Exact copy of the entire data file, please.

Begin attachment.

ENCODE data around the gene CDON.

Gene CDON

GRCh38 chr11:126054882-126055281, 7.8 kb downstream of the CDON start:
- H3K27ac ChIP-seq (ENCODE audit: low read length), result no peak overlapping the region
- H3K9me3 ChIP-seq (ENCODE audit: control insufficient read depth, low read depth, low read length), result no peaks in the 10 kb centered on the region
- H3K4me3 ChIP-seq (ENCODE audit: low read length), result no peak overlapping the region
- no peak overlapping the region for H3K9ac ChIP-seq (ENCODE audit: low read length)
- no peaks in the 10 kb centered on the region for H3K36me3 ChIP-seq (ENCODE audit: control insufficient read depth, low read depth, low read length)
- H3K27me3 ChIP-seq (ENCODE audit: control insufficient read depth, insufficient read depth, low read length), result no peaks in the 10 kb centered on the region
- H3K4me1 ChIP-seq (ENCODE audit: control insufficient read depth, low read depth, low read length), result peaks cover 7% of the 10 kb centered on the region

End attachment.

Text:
ENCODE data around the gene CDON.

Gene CDON

GRCh38 chr11:126054882-126055281, 7.8 kb downstream of the CDON start:
- H3K27ac ChIP-seq (ENCODE audit: low read length), result no peak overlapping the region
- H3K9me3 ChIP-seq (ENCODE audit: control insufficient read depth, low read depth, low read length), result no peaks in the 10 kb centered on the region
- H3K4me3 ChIP-seq (ENCODE audit: low read length), result no peak overlapping the region
- no peak overlapping the region for H3K9ac ChIP-seq (ENCODE audit: low read length)
- no peaks in the 10 kb centered on the region for H3K36me3 ChIP-seq (ENCODE audit: control insufficient read depth, low read depth, low read length)
- H3K27me3 ChIP-seq (ENCODE audit: control insufficient read depth, insufficient read depth, low read length), result no peaks in the 10 kb centered on the region
- H3K4me1 ChIP-seq (ENCODE audit: control insufficient read depth, low read depth, low read length), result peaks cover 7% of the 10 kb centered on the region